Differences between easy- and difficult-to-mill chickpea (Cicer arietinum L.) genotypes. Part III: Free sugar and non-starch polysaccharide composition

Jennifer A. Wood, Edmund J. Knights, Grant M. Campbell, Mingan Choct

Research output: Contribution to journalArticle

7 Citations (Scopus)

Abstract

BACKGROUND: Parts I and II of this series of papers identified several associations between the ease of milling and the chemical compositions of different chickpea seed fractions. Non-starch polysaccharides were implicated; hence, this study examines the free sugars and sugar residues. RESULTS: Difficult milling is associated with: (1) lower glucose and xylose residues (less cellulose and xyloglucans) and more arabinose, rhamnose and uronic acid in the seed coat, suggesting a more flexible seed coat that resists cracking and decortication; (2) a higher content of soluble and insoluble non-starch polysaccharide fractions in the cotyledon periphery, supporting a pectic polysaccharide mechanism comprising arabinogalacturonan, homogalacturonan, rhamnogalalcturonan, and glucuronan backbone structures; (3) higher glucose and mannose residues in the cotyledon periphery, supporting a lectin-mediated mechanism of adhesion; and (4) higher arabinose and glucose residues in the cotyledon periphery, supporting a mechanism involving arabinogalactan-proteins. CONCLUSION: This series has shown that the chemical composition of chickpea does vary in ways that are consistent with physical explanations of how seed structure and properties relate to milling behaviour. Seed coat strength and flexibility, pectic polysaccharide binding, lectins and arabinogalactan-proteins have been implicated. Increased understanding in these mechanisms will allow breeding programmes to optimise milling performance in new cultivars.

Original languageEnglish
Pages (from-to)1454-1462
Number of pages9
JournalJournal of the Science of Food and Agriculture
Volume94
Issue number7
Early online date18 Nov 2013
DOIs
Publication statusPublished - May 2014
Externally publishedYes

Fingerprint

Cicer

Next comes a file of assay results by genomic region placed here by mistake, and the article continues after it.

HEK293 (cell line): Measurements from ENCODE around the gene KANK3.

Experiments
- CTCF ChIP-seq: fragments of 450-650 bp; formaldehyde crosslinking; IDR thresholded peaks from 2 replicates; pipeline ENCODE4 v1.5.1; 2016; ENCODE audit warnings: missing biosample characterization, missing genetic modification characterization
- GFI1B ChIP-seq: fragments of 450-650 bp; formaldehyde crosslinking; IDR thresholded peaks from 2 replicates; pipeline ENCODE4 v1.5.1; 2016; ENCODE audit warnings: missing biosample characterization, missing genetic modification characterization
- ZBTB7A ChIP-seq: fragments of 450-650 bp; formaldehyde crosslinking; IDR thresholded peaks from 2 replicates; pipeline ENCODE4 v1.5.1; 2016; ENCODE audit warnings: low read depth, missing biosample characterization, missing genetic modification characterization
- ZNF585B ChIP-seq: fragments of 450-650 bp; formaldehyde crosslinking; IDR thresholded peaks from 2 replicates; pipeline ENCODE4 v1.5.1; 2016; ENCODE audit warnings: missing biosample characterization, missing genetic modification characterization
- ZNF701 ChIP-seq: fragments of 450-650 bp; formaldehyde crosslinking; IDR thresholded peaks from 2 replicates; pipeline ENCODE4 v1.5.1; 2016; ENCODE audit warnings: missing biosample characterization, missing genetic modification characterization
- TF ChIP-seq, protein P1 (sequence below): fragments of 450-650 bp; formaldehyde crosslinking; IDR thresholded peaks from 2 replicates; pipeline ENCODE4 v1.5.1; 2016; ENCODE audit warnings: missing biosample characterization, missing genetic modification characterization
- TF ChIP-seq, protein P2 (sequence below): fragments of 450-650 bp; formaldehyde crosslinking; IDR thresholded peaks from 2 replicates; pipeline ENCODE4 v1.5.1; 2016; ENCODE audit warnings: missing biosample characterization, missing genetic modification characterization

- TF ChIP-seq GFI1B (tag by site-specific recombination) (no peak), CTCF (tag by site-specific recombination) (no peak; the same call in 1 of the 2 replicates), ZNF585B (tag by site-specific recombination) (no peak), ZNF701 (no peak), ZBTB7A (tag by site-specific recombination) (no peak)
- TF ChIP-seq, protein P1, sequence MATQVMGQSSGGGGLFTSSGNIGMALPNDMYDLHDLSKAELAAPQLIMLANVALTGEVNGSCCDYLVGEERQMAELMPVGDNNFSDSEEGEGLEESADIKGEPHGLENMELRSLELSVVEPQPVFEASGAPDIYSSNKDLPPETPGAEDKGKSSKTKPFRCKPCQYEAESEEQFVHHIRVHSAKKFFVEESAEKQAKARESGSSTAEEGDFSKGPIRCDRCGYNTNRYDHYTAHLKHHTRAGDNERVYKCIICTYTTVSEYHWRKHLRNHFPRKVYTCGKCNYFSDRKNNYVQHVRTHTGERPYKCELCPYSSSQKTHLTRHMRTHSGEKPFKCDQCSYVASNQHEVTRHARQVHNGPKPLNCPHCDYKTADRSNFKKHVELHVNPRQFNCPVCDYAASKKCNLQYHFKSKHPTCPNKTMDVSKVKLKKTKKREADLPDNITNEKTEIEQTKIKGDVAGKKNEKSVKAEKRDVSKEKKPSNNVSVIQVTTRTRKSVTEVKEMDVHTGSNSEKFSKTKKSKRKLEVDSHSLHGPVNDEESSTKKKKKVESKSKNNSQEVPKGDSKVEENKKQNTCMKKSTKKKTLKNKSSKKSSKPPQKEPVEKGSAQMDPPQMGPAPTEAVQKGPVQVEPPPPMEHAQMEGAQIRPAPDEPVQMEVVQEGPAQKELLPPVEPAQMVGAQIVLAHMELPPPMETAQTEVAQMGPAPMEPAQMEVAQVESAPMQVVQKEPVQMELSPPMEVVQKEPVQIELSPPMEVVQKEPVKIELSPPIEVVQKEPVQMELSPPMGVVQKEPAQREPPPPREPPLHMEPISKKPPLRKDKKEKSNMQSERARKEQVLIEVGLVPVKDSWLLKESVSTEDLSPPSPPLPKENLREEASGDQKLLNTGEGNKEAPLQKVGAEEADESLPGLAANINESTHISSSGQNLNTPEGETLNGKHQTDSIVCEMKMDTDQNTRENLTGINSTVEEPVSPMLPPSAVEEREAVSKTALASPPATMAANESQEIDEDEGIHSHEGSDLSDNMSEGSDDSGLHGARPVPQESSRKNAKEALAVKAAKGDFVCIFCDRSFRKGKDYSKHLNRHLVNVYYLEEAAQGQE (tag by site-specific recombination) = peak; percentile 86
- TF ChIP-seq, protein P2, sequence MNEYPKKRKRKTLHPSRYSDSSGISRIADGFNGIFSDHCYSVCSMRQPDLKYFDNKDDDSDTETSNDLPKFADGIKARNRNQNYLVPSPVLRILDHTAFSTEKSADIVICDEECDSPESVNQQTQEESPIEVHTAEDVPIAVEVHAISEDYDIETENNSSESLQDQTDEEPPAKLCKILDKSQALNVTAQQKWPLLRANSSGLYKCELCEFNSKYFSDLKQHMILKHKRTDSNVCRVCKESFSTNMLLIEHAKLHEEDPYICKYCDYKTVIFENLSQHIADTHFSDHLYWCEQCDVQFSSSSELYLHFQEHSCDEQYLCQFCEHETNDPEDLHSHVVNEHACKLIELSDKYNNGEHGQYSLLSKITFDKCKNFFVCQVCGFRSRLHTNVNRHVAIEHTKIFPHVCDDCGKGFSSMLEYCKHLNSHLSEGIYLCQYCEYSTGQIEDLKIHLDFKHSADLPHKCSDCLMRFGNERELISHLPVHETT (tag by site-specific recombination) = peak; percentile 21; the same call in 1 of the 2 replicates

Cicer arietinum
Polysaccharides
Seeds
polysaccharides
Genotype
Cotyledon
sugars
cotyledons
arabinogalactan proteins
genotype
arabinose
Arabinose
lectins
glucose
Lectins
chemical composition
xyloglucans
uronic acids
rhamnose

Cite this

@article{f19b7b5cb66044bc86bd0f891bd6eda0,
title = "Differences between easy- and difficult-to-mill chickpea (Cicer arietinum L.) genotypes. Part III: Free sugar and non-starch polysaccharide composition",
abstract = "BACKGROUND: Parts I and II of this series of papers identified several associations between the ease of milling and the chemical compositions of different chickpea seed fractions. Non-starch polysaccharides were implicated; hence, this study examines the free sugars and sugar residues. RESULTS: Difficult milling is associated with: (1) lower glucose and xylose residues (less cellulose and xyloglucans) and more arabinose, rhamnose and uronic acid in the seed coat, suggesting a more flexible seed coat that resists cracking and decortication; (2) a higher content of soluble and insoluble non-starch polysaccharide fractions in the cotyledon periphery, supporting a pectic polysaccharide mechanism comprising arabinogalacturonan, homogalacturonan, rhamnogalalcturonan, and glucuronan backbone structures; (3) higher glucose and mannose residues in the cotyledon periphery, supporting a lectin-mediated mechanism of adhesion; and (4) higher arabinose and glucose residues in the cotyledon periphery, supporting a mechanism involving arabinogalactan-proteins. CONCLUSION: This series has shown that the chemical composition of chickpea does vary in ways that are consistent with physical explanations of how seed structure and properties relate to milling behaviour. Seed coat strength and flexibility, pectic polysaccharide binding, lectins and arabinogalactan-proteins have been implicated. Increased understanding in these mechanisms will allow breeding programmes to optimise milling performance in new cultivars.",
keywords = "Adhesion, Cicer arietinum, Dehulling splitting behaviour, Grain legume, Pectic polysaccharides, Seed structure",
author = "Wood, {Jennifer A.} and Knights, {Edmund J.} and Campbell, {Grant M.} and Mingan Choct",
note = "No full text in Eprints. HN 21/11/2017",
year = "2014",
month = "5",
doi = "10.1002/jsfa.6445",